Navajo Hair Bun
In the early days of the world, there were four elements that were created. They were water, wind, pollen, and light. It was during this time that the first pair of spirits made their appearance in the world in an upright manner.
These spirits helped to form life on the planet’s surface, which allowed it to reproduce. In time, at a place that is called Háyoolkáál Bee Hooghan, man was created.
Dawn and darkness were placed on man’s feet. He was dressed in white coverings to cover his nakedness. Rain clouds helped to form his hair. Then sunlight made his hair string to tie the hair at the nape of the neck.
As man emerged from this early world into the White World, he took the hair tie and formed a tsiiyéél, a hair bun, because he wished to gather his plans and thoughts. This would allow him to be focused as he worked to resolve issues in this new place.
The Tsiiyéél and Navajo Identity
The traditional hair bun is an essential component of life. It is comparable to the relevance of eagle feathers or tobacco because it represents the identity of each person, their intellect, and even their way of life.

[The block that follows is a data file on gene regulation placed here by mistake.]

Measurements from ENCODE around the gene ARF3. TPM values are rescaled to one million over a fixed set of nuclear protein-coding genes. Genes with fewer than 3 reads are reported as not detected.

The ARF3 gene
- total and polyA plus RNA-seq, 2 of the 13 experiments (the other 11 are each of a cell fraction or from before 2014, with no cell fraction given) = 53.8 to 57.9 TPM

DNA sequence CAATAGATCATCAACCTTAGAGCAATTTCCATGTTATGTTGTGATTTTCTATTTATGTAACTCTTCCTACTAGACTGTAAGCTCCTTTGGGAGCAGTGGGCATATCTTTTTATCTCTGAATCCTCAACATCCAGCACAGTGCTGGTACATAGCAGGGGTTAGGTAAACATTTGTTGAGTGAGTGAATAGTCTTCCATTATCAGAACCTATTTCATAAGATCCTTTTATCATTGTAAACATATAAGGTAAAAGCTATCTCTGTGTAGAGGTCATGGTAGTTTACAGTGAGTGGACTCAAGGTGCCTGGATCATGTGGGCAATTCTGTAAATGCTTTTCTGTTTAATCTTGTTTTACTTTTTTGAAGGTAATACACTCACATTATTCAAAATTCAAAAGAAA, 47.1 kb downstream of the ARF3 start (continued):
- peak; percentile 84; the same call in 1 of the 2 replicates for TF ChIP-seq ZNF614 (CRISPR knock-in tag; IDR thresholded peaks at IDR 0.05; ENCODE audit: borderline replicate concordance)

It is a hair style worn by men and women. Each yarn strand used to form the bun is sacred and purposeful. The tsiiyéél is as much a spiritual practice, or a form of prayer, as it is a way to put one’s hair up.
To create such a beautiful (nizhóní) outcome, it is necessary to care for the hair in specific ways. The washing of the hair, adorning it, and how one chooses to dress with it all becomes part of an individual expression of belonging to the entire Navajo people.
It would be fair to say that, for many, one’s connection with their hair is a connection to the memory of creation. It allows one to connect to that first man, who felt the need to tie up his hair as a way to gather his thoughts.
When someone does so now, the same is true. It is also a way to celebrate family heritage, connect with the Spirits, and find one’s own story through the journey of life.